As Jason Wittcombe, chartered financial planner at Evolve Financial Planning, says: "If you have got someone who has got two years left to retirement and they are going to buy an annuity, they should probably be 100% in cash. If you have got someone who is 25, saving on a regular basis for their pension and willing to take risk, it should probably all be in equities."
Esoteric and unregulated
With equity markets buckling, it takes no great leap of the imagination to think that people may turn to esoteric investments. But they are as not as prominent as you may think.
Bassett says: "We have a small percentage of people who invest in UCIS investments but there is a lot of controversy in the press and a lot of reports from the FSA on various scams."
"They are supposed to be marketed to sophisticated investors, they are not meant to be marketed to retail clients, although some IFAs are allowed to market them to their clients. [But] there has not been a big change in that. It is just a small investment class that is ticking along."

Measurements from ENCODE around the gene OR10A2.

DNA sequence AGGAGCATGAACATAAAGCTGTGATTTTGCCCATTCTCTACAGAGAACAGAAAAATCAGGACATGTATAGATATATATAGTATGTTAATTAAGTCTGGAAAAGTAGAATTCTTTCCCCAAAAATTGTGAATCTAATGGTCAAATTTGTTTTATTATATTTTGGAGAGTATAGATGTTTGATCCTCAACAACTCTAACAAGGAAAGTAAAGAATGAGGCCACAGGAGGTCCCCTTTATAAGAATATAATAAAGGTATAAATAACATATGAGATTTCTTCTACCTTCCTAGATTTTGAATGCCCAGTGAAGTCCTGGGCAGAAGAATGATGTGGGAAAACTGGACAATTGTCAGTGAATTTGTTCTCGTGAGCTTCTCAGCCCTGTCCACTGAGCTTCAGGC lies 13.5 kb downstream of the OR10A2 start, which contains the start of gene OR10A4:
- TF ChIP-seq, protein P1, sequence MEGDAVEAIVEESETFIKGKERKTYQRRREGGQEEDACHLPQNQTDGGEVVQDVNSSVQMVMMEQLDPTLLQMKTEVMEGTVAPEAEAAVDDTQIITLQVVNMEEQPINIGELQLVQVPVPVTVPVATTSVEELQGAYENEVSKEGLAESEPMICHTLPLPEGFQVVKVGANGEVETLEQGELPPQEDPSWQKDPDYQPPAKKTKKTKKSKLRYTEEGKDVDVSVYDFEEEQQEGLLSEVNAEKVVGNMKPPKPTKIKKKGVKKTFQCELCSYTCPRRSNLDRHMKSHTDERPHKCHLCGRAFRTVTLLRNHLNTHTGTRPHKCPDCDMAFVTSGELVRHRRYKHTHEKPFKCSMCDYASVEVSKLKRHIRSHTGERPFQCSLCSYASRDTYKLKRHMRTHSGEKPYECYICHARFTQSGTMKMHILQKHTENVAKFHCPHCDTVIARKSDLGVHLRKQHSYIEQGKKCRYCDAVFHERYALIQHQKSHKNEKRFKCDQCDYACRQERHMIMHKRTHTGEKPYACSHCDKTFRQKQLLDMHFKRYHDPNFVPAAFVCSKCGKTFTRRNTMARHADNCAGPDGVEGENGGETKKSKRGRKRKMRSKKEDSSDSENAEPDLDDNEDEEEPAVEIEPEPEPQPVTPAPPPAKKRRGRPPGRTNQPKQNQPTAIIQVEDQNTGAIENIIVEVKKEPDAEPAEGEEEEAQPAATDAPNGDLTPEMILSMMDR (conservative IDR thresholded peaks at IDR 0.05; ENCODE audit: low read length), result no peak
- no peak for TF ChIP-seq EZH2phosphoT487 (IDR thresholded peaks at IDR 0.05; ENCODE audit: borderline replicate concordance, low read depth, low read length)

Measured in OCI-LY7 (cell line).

Meanwhile, Hales says oil and wheat have been top performers because, after all, they are essential resources.
"Over the past three-to-four years, [we think] oil is the best performer people have through the SIPPs that we administer," he says.
"But the oil price is very high now. Just over a year ago, it was down to $80 a barrel, but it is now $110 or $120 a barrel. [But] oil can be very volatile, [and] wherever it is in the world, it is denominated in US dollars [which leads to exchange rate issues]."
But many IFAs continue to steer clear of these ventures. They do so in a bid to keep client's investments as smooth as possible, which is particularly important when trying to build retirement funds.